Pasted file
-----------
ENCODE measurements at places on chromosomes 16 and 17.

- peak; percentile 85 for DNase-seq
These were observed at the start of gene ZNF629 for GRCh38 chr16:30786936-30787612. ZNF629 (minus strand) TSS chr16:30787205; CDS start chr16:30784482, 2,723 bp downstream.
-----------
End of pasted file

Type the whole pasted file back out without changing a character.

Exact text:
ENCODE measurements at places on chromosomes 16 and 17.

- peak; percentile 85 for DNase-seq
These were observed at the start of gene ZNF629 for GRCh38 chr16:30786936-30787612. ZNF629 (minus strand) TSS chr16:30787205; CDS start chr16:30784482, 2,723 bp downstream.